THE COLD WAR

The winter forecast calls for colds. Lots of them.Retailers are preparing for what is expected to be a busy cough-and-cold season, and their shelves are fully stocked with reformulated products after last year's recall of medicines containing phenylpropanolamine (PPA)."All the manufacturers that were reformulating products have done so," said Karen Ramos, spokeswoman, Albertson's, Boise, Idaho. "There

The winter forecast calls for colds. Lots of them.

Retailers are preparing for what is expected to be a busy cough-and-cold season, and their shelves are fully stocked with reformulated products after last year's recall of medicines containing phenylpropanolamine (PPA).

"All the manufacturers that were reformulating products have done so," said Karen Ramos, spokeswoman, Albertson's, Boise, Idaho. "There were a very small number of products that were not reformulated, but all the over-the-counter products have been reformulated."

Last fall, the Food and Drug Administration recommended that manufacturers stop marketing products with PPA because of a possible link to hemorrhagic strokes. Products included weight-loss drugs, such as Acutrim, and several cold remedies, including Contact, Alka-Seltzer Plus and Dimetapp.

"Everybody was waiting for Alka-Seltzer Plus, so that's back out there," said Susan Spring, health and beauty care buyer, W. Lee Flowers, a Lake City, S.C., retailer and distributor. "They've reformulated it and got it back out on the shelves."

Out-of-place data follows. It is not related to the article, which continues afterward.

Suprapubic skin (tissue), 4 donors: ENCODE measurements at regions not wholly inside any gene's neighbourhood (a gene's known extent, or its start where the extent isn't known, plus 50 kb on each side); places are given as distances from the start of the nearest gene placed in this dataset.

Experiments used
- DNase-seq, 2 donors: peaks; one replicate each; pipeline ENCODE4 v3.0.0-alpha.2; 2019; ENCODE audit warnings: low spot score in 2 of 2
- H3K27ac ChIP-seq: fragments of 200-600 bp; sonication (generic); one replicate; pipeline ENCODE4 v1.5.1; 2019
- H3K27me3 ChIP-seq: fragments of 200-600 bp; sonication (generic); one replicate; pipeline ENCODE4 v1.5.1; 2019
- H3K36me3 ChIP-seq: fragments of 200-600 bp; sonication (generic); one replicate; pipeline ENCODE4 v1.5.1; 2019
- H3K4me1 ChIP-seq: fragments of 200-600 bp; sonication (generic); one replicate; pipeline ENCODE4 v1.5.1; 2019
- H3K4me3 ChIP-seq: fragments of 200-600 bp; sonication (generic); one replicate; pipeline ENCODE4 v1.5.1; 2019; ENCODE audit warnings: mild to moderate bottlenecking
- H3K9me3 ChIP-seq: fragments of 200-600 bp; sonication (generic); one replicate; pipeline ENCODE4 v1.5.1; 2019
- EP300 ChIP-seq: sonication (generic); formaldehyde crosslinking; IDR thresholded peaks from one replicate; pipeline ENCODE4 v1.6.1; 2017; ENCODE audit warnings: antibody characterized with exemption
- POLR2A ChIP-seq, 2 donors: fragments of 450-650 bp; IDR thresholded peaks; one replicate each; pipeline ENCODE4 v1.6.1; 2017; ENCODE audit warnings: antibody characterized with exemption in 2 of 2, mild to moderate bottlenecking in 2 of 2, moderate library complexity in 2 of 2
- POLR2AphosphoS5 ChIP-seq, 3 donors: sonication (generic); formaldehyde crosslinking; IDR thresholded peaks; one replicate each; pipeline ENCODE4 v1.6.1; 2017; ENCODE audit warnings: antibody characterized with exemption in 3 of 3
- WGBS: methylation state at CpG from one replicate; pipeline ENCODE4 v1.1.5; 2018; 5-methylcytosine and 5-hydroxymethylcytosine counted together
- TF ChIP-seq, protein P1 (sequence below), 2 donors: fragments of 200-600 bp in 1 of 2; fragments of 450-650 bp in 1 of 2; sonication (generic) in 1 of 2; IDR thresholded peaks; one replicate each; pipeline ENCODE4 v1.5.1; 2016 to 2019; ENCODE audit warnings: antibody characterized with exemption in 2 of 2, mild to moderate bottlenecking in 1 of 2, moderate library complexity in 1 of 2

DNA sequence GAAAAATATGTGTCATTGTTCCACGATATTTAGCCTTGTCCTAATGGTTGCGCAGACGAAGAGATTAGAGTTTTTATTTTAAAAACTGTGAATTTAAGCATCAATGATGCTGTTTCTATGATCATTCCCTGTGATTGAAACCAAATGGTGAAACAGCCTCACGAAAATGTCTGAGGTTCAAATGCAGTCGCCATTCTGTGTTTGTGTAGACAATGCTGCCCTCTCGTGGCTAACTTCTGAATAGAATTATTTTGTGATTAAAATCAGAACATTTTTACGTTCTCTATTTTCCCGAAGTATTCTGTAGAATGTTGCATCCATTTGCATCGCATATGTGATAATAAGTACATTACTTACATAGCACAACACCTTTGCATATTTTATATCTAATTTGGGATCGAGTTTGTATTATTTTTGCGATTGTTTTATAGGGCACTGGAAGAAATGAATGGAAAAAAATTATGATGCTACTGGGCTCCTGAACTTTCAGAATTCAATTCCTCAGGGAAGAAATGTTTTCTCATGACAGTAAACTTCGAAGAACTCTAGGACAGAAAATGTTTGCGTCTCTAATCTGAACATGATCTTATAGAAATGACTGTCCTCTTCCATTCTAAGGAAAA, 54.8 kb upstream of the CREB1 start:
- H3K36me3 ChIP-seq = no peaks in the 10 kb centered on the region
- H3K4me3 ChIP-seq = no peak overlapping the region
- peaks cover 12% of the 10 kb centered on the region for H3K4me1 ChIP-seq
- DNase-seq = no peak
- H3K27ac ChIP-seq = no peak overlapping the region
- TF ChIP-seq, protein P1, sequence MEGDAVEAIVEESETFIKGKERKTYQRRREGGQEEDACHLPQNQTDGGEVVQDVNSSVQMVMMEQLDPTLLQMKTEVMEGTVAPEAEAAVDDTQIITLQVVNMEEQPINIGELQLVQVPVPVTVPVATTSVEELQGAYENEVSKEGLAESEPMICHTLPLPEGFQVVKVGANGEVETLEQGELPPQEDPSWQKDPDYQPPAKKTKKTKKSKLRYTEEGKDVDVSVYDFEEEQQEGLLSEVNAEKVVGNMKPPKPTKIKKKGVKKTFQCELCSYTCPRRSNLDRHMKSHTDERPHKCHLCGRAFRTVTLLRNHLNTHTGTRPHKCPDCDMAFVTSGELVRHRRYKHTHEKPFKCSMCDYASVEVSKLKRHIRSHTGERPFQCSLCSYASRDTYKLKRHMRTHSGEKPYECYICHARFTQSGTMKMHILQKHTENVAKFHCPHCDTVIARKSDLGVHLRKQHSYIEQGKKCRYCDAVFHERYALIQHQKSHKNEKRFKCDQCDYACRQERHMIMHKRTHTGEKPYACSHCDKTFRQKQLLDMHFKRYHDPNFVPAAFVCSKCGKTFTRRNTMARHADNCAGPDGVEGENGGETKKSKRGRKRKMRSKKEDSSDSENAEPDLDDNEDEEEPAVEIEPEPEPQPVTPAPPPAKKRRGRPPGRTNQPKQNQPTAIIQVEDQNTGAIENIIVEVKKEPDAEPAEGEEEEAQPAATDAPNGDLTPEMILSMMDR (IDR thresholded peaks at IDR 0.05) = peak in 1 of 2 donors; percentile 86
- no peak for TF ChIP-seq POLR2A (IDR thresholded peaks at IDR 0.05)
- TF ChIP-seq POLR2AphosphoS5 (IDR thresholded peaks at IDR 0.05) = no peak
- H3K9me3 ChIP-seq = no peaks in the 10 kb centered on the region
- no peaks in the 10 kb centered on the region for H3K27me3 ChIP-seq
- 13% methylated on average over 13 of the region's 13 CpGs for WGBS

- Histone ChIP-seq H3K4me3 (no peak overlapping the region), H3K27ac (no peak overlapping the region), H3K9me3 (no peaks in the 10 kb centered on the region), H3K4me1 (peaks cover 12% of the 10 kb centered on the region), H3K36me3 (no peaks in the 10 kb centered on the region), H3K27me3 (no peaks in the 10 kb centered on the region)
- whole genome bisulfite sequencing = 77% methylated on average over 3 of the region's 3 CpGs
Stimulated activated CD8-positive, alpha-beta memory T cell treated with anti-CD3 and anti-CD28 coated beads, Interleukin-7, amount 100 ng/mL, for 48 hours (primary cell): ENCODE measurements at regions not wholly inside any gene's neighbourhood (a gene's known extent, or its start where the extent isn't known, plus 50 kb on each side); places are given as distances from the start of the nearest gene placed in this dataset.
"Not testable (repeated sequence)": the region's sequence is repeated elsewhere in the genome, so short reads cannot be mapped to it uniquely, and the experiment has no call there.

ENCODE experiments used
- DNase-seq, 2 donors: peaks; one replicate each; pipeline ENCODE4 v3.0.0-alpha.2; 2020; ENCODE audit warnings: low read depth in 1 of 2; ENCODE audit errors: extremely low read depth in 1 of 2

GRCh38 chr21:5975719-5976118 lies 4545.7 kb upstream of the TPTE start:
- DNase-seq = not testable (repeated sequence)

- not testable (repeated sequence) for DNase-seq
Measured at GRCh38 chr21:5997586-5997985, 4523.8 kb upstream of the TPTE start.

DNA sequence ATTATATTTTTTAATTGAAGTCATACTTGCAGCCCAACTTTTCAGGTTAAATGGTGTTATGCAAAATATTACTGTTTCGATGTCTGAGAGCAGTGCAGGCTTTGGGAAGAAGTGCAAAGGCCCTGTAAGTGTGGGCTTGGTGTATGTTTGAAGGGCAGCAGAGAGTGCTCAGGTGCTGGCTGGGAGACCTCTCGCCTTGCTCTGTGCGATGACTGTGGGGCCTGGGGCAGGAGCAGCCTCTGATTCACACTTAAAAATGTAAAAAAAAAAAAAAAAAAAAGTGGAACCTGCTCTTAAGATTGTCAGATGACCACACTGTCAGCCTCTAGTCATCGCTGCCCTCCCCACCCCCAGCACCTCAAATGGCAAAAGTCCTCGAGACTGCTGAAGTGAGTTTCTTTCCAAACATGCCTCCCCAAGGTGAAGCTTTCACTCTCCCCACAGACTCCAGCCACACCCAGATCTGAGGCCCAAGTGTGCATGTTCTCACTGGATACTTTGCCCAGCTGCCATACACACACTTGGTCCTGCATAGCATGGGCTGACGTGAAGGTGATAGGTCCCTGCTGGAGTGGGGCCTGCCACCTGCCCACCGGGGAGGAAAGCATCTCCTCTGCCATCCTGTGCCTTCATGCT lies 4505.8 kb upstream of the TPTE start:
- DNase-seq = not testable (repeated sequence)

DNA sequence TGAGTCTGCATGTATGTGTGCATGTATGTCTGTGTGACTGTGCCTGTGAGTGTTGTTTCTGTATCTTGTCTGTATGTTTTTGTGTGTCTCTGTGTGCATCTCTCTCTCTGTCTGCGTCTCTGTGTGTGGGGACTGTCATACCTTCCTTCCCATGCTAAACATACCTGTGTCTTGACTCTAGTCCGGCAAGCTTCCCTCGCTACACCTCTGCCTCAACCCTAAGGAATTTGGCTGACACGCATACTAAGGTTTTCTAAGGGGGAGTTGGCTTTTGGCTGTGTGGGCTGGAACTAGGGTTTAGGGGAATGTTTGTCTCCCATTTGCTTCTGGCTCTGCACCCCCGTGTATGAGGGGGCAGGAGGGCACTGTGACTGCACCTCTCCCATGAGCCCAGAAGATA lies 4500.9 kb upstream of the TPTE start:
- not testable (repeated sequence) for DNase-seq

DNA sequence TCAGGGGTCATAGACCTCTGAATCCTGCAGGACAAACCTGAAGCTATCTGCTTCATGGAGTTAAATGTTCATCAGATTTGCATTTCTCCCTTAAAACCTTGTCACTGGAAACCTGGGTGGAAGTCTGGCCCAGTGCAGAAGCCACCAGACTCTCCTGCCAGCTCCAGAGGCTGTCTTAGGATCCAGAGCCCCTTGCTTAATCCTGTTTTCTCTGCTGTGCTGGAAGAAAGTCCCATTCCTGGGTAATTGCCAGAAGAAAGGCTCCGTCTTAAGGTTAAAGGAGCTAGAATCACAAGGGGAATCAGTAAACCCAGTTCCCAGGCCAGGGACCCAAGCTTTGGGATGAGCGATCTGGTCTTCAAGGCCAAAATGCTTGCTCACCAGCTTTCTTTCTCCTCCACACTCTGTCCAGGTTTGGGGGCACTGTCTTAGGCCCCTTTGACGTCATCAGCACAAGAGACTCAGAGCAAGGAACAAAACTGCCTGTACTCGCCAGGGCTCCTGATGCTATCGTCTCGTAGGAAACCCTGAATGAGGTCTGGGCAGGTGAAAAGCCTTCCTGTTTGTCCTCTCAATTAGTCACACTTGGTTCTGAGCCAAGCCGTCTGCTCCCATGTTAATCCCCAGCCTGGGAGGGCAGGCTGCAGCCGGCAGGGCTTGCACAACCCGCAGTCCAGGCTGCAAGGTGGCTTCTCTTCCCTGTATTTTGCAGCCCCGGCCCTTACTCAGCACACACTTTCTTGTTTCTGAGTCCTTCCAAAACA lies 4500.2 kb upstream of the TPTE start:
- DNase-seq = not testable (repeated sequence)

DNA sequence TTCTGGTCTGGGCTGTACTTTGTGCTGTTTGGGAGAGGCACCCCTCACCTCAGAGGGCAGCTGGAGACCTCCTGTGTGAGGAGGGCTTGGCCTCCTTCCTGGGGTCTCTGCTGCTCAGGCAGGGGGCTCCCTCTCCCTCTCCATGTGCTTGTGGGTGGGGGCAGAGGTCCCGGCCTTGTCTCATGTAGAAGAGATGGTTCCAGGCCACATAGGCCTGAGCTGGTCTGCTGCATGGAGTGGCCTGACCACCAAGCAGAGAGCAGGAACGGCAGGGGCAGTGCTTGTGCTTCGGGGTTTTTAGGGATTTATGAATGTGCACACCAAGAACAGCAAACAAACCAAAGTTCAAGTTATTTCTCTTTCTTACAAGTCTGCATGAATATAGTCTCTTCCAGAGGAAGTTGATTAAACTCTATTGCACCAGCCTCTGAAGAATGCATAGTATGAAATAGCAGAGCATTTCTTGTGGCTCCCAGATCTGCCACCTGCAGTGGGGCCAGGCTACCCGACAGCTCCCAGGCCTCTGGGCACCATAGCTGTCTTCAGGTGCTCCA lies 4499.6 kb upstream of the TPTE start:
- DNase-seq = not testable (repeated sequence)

She said her stores put out their cough-and-cold displays in the first week of October, using special racks about two feet wide with seven shelves, holding a total of 44 stockkeeping units. The racks, which are placed at the front end of the HBC aisle, are left out through the entire cough-and-cold season.

Spring works with her suppliers to determine what goes on the racks, based on sales performance, and then the stores support them with advertising. Some new products generally get mixed in with the top sellers on the displays, but this year Spring said the selection of new products was pretty thin.

"There's just not a lot of new items this year," she said, echoing the opinions of other industry observers.

In addition to the special display racks, Spring said W. Lee Flowers also maintains a cough-and-cold section about eight feet long in its main sets.

Other retailers also said their primary concern this year has been stocking displays with reformulated products.

"We're mainly getting everything back from the PPA scare that happened last year," said Dave Shepherd, general merchandise and health and beauty care merchandiser, Scott's Food Stores, Fort Wayne, Ind. "All those items have been reinstated."

He said he hasn't seen a whole lot this year in terms of new product innovations or marketing promotions backed by manufacturers.

Manufacturers "are doing everything they can just to get [the products] reinstated and get them back on everyone's shelves," Scott said.

He said suppliers have assured him that there are no changes in the effectiveness of the medications.

Shepherd said the 18-unit Scott's chain generally puts its cough-and-cold displays out by early November. The chain uses a four-sided rack that is placed in front of the pharmacy.

According to predictions from Surveillance Data, Plymouth Meeting, Pa., this year's cough-and-cold season will be significantly stronger than last year's.

"We anticipate that the September-to-December cough-cold category is going to be up significantly," said Gerald Kress, president, Surveillance Data. "We think the number of people affected -- the number of colds -- will be up 18% to 22% over the four-month period vs. the same time period last year."